The approximately $8 billion the USF spends annually to help close the digital divide has funded connectivity to rural, tribal, and remote areas that were deemed “uneconomic to serve.” It has provided access for schoolchildren and library patrons, many of whom would not otherwise be able to afford access and thus would have been left behind in this digital economy. It has provided connectivity for rural health clinics, helping ensure that telehealth can be delivered to people where they live instead of forcing them to drive hundreds of miles or go without care. And it has helped millions of low-income households get and stay connected to wired and mobile networks. Every single state and territory has greater connectivity as a result of the USF.  

These important missions remain vital because the work is not done. The Universal Service Fund must be reenvisioned to address today’s needs, including ensuring that there is a permanent funding mechanism for the ACP’s subsidy for low-income households. The Communications Act gives the FCC the power to modernize and expand how the USF is financed. As mentioned previously, only telephone companies, through their customers, currently pay fees into the USF. As more and more companies cease providing telephone services, they stop contributing, which increases the burden on a handful of companies and consumers. This is not sustainable. 

To prevent the USF from collapsing and to save the broadband subsidy, the FCC should, without delay, start a proceeding to sustain and expand the USF through contributions by additional communications networks. It almost goes without saying that broadband companies should contribute to the fund, although others have urged that Congress should give the FCC the power to consider applying the fees to other companies that use communications networks, like cloud services or online companies like Google and Meta. Once the base of companies contributing to the USF is expanded, the FCC can replicate or even improve upon the subsidy that Congress provided in the ACP.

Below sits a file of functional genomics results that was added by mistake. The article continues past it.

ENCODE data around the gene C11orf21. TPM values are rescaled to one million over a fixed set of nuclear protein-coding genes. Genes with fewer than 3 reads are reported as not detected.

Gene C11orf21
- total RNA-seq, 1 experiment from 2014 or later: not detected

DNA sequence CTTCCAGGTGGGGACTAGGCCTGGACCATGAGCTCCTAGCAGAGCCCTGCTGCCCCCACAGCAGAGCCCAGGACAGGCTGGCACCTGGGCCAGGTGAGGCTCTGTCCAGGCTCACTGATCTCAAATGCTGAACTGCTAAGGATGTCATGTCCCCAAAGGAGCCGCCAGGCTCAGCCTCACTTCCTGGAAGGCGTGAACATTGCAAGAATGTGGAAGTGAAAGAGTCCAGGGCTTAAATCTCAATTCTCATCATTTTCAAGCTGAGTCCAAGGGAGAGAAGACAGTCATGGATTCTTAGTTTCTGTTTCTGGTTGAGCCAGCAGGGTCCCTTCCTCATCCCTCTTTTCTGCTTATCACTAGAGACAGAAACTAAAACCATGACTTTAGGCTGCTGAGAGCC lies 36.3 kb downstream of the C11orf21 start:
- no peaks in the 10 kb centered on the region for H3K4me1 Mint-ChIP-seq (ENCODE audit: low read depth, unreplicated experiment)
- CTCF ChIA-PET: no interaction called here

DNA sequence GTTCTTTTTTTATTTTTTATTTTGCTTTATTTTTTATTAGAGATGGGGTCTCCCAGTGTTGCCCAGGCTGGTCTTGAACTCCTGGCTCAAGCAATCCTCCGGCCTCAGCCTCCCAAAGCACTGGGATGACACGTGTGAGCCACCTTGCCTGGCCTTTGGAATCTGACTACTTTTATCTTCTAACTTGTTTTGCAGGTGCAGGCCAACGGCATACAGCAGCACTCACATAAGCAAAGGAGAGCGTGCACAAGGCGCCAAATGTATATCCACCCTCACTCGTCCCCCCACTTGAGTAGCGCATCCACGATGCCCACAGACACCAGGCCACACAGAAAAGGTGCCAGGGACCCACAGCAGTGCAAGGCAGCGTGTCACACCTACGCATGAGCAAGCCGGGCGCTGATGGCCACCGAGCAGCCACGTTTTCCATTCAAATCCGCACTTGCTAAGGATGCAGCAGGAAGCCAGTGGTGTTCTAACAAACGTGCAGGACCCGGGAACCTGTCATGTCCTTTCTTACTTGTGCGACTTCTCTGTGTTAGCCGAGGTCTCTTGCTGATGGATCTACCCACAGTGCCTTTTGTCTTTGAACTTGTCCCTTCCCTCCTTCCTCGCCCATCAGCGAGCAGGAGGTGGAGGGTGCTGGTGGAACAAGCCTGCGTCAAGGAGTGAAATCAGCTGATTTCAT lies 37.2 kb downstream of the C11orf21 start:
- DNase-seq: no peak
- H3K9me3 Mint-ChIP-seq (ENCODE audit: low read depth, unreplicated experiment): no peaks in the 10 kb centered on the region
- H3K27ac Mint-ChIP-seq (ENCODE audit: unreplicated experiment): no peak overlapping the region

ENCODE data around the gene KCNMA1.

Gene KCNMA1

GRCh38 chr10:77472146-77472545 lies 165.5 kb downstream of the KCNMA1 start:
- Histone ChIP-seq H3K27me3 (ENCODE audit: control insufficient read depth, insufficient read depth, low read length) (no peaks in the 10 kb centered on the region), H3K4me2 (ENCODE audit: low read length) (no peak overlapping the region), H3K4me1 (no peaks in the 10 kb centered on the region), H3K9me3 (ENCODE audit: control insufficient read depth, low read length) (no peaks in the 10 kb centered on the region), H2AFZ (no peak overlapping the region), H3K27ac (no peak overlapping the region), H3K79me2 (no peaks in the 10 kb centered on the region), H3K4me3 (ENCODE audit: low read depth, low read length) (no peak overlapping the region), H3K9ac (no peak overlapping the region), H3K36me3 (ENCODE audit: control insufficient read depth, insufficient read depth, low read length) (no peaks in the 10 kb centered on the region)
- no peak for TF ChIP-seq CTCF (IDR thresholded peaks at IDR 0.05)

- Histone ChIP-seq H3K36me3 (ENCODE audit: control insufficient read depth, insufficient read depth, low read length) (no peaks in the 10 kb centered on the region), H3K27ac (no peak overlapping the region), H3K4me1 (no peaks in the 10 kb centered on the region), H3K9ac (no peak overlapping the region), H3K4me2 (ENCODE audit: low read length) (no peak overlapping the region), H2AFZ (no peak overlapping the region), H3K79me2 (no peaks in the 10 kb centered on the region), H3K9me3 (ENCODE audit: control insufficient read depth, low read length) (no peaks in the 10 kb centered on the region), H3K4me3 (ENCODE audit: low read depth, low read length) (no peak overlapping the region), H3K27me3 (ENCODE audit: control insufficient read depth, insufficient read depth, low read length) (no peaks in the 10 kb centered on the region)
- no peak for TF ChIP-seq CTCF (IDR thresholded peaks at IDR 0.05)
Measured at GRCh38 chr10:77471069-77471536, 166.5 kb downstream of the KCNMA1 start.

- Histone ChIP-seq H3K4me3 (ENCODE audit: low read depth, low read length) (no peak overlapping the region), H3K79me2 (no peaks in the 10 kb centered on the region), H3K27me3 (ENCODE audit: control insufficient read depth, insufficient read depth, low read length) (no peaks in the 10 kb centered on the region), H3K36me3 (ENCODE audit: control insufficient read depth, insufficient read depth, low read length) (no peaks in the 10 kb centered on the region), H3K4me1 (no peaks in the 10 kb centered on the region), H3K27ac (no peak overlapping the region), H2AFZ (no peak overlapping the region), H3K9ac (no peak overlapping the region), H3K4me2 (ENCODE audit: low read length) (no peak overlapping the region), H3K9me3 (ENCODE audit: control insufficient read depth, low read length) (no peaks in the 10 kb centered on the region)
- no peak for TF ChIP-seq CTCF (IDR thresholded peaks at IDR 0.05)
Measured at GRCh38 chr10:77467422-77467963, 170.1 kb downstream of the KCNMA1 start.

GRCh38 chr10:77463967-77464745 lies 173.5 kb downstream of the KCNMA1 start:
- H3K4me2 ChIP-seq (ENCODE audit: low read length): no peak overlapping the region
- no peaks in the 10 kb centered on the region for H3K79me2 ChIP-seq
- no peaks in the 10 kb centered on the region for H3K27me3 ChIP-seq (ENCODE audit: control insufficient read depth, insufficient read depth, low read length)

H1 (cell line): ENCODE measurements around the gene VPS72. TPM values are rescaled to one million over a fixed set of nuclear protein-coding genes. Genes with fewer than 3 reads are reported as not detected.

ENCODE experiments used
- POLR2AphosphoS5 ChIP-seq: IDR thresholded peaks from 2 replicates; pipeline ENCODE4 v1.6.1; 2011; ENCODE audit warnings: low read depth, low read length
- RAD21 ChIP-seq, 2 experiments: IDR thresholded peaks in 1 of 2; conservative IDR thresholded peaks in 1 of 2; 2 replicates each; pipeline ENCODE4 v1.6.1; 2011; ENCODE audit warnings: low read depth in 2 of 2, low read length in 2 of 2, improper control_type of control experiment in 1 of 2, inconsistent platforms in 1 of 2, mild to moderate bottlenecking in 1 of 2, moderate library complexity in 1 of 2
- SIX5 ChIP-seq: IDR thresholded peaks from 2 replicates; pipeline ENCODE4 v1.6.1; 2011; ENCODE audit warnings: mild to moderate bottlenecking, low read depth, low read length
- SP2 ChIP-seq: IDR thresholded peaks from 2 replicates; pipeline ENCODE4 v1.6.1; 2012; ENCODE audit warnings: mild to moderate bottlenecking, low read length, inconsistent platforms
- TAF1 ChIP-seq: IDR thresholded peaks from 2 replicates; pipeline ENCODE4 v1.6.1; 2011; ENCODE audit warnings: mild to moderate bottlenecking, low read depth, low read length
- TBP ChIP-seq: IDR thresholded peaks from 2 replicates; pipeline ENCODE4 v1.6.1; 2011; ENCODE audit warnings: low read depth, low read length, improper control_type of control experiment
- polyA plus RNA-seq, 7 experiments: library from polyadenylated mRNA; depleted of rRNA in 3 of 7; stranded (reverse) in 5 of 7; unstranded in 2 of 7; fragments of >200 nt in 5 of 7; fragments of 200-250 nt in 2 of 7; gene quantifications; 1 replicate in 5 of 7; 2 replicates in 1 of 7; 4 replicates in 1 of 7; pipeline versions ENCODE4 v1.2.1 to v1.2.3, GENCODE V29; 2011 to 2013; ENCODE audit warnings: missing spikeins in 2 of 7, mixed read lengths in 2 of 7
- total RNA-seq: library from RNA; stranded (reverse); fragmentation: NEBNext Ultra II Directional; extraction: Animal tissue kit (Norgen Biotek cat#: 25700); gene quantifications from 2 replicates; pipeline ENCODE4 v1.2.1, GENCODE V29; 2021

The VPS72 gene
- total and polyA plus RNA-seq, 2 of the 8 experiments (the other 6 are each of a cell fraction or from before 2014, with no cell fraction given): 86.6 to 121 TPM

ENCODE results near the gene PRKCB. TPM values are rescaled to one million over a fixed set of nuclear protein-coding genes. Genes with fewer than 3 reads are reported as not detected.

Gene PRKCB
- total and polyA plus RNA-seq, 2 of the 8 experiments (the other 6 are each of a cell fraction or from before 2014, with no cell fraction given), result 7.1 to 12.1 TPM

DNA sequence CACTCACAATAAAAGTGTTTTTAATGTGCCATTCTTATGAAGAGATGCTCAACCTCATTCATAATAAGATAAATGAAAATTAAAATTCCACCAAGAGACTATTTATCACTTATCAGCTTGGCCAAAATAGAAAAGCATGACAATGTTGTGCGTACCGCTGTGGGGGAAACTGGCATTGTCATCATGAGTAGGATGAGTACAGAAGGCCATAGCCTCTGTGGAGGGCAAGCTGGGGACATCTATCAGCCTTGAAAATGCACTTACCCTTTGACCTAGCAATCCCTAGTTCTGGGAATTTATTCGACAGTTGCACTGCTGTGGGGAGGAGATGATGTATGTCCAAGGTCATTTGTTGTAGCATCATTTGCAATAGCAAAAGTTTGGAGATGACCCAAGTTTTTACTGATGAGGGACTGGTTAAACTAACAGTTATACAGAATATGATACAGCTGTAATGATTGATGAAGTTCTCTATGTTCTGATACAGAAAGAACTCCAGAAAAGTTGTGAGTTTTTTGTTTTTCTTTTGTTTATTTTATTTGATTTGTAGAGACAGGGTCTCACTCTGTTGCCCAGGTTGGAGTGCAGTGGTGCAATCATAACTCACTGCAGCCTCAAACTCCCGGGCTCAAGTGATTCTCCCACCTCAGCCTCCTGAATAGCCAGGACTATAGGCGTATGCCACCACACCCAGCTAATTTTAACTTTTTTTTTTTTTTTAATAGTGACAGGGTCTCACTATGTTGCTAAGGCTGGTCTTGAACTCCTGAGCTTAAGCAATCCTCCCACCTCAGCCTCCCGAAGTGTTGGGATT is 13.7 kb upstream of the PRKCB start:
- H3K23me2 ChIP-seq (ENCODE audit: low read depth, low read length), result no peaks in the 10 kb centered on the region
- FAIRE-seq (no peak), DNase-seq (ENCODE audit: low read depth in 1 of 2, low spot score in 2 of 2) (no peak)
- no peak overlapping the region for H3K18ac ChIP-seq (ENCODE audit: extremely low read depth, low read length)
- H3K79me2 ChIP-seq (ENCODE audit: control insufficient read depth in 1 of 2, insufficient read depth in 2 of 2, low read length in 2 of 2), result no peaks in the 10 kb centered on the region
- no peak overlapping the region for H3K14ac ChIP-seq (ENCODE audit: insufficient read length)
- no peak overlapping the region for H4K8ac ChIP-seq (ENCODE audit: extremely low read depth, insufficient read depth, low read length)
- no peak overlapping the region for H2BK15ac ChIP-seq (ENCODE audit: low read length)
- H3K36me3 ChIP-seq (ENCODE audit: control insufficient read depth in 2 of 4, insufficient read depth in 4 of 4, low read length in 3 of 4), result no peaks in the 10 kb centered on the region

The FCC must modernize the Universal Service Fund regardless of whether Congress extends the ACP. The funding levels proposed in Congress and by the White House would only provide enough support for a year at most, and if the process we are going through now to get this extension is any indication, seeking funding beyond this year will be much, much harder. 

When it passed the Bipartisan Infrastructure Law, Congress allocated $65 billion in funding for broadband deployment, affordability, and adoption. The text of the bill also intentionally paved the way toward modernization of the USF, explicitly inviting the FCC to make recommendations to Congress for the expansion of the fund. Unfortunately, the agency largely punted, discussing a variety of options but going no further. 

We are facing another “kids doing school work in front of a Taco Bell so they can use the Wi-Fi” moment, where over 23 million US households are in danger of losing affordable connectivity. The FCC has an opportunity and the power to save the program it stood up and nurtured. It should do so with urgency.

Gigi Sohn is one of the nation’s leading public advocates for open, affordable, and democratic communications networks. She serves on the Board of the Affordable Broadband Campaign, a nonprofit organization dedicated to ensuring that everyone in the US can benefit from what broadband internet access enables. 

Greg Guice has over two decades of experience working on federal efforts to close the digital divide in rural and tribal communities and for low-income families across the country. He serves as board chair of the Affordable Broadband Campaign and is also chief policy officer at the Vernonburg Group.